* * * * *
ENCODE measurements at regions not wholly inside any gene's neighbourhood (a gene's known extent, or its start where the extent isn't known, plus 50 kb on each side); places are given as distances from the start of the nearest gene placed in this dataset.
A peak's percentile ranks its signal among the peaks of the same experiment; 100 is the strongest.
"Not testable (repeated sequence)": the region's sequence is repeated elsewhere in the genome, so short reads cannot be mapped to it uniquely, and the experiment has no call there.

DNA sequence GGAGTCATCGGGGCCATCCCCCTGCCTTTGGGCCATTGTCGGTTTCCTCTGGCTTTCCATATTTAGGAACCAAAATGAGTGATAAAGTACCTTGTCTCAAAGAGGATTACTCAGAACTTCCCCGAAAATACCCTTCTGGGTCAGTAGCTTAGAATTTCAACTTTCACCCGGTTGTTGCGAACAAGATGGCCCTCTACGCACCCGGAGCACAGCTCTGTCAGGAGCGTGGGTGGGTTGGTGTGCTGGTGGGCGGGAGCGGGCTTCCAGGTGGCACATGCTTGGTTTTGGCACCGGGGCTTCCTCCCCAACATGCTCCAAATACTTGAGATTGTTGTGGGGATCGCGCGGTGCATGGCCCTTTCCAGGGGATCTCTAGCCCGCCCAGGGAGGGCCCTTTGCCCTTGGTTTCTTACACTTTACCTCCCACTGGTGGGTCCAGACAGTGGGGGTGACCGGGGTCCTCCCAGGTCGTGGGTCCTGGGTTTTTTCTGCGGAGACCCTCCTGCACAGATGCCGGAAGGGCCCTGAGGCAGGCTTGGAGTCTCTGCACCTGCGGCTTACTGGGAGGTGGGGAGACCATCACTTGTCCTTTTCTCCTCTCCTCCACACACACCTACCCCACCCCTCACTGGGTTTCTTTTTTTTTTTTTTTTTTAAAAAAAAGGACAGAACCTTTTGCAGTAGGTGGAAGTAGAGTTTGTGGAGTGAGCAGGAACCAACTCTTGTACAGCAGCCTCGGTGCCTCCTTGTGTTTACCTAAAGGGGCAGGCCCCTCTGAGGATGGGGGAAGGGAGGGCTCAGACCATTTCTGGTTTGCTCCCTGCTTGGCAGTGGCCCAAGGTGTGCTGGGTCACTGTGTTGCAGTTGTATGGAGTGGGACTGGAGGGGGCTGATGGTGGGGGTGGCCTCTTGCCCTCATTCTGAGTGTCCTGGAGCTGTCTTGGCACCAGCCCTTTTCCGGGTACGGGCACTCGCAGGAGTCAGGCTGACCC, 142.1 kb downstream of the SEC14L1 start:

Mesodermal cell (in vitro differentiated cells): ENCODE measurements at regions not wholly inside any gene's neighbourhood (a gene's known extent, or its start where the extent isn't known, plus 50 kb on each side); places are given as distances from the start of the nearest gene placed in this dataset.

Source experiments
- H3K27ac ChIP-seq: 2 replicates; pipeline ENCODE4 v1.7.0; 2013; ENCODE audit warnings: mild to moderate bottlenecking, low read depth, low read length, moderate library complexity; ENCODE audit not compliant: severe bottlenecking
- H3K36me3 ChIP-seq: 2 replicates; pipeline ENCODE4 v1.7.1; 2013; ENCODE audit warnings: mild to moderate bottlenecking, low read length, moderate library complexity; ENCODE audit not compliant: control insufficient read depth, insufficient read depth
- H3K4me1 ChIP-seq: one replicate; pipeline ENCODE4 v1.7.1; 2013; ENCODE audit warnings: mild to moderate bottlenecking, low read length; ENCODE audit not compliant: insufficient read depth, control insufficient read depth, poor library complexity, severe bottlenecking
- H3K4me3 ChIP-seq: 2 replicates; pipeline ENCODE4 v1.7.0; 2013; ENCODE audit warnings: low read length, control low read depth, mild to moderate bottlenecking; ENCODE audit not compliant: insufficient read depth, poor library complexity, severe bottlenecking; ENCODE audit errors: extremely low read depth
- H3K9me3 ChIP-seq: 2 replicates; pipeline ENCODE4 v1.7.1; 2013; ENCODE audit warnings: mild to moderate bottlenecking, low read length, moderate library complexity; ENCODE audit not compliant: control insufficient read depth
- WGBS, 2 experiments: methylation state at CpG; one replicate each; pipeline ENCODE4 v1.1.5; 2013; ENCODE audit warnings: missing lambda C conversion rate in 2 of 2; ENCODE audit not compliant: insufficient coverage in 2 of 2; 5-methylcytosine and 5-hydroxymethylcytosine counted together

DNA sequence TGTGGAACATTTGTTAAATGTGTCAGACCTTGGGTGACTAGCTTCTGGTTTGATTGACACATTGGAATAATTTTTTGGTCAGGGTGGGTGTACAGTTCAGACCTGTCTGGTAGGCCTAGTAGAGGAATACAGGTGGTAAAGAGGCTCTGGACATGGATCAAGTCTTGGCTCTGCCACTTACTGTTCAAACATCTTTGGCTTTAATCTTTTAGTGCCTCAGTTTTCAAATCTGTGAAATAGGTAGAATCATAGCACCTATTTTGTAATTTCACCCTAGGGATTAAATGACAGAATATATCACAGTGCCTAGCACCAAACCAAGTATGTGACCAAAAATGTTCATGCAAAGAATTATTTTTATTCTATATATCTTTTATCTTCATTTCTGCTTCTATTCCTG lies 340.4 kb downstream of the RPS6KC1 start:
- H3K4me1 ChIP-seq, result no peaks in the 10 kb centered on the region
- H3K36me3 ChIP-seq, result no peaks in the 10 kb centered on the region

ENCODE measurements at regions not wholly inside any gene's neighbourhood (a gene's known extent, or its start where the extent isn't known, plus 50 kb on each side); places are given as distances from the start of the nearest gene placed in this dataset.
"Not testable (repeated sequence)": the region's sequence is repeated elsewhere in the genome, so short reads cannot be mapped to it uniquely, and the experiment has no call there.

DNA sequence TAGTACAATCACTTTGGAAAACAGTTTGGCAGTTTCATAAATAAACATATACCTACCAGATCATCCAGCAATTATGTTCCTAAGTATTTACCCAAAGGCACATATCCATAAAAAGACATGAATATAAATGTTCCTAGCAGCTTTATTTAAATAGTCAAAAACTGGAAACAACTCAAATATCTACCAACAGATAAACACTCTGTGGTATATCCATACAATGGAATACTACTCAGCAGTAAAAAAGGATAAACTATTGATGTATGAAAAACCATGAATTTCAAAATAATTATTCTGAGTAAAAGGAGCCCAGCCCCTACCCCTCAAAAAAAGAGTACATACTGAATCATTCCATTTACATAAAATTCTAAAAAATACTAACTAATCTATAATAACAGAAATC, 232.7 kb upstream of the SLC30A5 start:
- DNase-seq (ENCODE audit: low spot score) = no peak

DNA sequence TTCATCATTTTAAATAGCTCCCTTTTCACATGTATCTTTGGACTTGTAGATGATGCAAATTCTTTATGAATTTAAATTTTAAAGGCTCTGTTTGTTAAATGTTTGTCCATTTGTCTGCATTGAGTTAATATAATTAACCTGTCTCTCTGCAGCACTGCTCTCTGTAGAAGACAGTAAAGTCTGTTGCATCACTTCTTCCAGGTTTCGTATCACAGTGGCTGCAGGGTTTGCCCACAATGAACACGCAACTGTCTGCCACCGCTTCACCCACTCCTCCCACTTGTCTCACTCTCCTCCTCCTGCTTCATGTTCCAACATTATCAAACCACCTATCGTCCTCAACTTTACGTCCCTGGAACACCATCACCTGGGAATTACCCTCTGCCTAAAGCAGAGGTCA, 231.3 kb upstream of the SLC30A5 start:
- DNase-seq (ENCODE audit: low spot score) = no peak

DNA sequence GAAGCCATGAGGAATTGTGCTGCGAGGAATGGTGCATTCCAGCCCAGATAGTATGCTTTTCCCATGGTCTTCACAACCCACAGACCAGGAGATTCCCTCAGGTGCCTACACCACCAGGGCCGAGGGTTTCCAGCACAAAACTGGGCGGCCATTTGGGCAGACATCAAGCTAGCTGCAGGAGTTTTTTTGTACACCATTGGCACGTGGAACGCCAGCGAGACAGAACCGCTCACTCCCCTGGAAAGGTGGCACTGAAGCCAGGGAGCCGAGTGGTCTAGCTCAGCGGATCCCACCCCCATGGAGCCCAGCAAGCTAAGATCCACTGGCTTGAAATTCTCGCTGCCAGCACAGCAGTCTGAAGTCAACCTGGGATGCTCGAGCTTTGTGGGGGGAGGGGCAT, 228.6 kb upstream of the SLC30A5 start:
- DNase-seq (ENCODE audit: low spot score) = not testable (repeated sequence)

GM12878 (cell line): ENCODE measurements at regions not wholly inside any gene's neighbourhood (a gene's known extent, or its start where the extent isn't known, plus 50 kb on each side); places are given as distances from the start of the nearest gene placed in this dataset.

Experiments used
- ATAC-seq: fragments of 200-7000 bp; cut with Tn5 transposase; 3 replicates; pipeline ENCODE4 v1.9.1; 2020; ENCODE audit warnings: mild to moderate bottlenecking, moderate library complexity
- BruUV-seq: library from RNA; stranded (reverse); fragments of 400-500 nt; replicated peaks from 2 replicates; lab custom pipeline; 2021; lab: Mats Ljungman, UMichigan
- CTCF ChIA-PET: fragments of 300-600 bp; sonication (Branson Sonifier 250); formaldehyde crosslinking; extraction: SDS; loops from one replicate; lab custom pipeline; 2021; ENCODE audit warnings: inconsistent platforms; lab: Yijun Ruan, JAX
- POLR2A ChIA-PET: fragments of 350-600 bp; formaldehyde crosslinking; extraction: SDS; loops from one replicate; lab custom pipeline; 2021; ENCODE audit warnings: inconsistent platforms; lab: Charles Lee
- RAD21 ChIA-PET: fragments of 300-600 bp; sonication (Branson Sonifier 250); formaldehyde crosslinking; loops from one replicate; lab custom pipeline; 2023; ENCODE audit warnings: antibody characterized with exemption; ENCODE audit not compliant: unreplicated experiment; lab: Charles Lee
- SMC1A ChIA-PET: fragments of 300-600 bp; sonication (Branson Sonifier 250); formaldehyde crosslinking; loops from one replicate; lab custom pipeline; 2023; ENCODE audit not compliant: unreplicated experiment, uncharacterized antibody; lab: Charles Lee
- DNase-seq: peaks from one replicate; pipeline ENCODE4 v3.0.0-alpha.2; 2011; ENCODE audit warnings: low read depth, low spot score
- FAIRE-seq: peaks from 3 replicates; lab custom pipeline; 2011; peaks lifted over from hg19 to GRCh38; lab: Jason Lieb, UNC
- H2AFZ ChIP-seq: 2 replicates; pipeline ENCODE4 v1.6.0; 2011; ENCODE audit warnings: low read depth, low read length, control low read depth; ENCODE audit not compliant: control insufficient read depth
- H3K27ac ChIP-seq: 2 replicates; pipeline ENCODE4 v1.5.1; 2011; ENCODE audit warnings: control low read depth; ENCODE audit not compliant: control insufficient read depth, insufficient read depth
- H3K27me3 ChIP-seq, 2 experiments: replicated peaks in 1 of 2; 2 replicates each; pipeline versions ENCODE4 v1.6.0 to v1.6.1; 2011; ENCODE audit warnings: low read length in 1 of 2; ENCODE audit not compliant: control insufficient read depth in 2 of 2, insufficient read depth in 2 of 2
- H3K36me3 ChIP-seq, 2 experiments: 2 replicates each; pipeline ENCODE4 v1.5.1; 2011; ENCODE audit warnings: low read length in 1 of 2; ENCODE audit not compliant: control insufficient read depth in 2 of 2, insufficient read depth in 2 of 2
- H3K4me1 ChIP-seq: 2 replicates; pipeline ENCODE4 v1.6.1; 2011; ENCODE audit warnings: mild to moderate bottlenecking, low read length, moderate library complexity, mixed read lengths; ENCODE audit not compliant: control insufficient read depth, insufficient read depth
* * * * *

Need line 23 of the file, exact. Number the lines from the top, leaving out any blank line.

- DNase-seq (ENCODE audit: low spot score) = not testable (repeated sequence)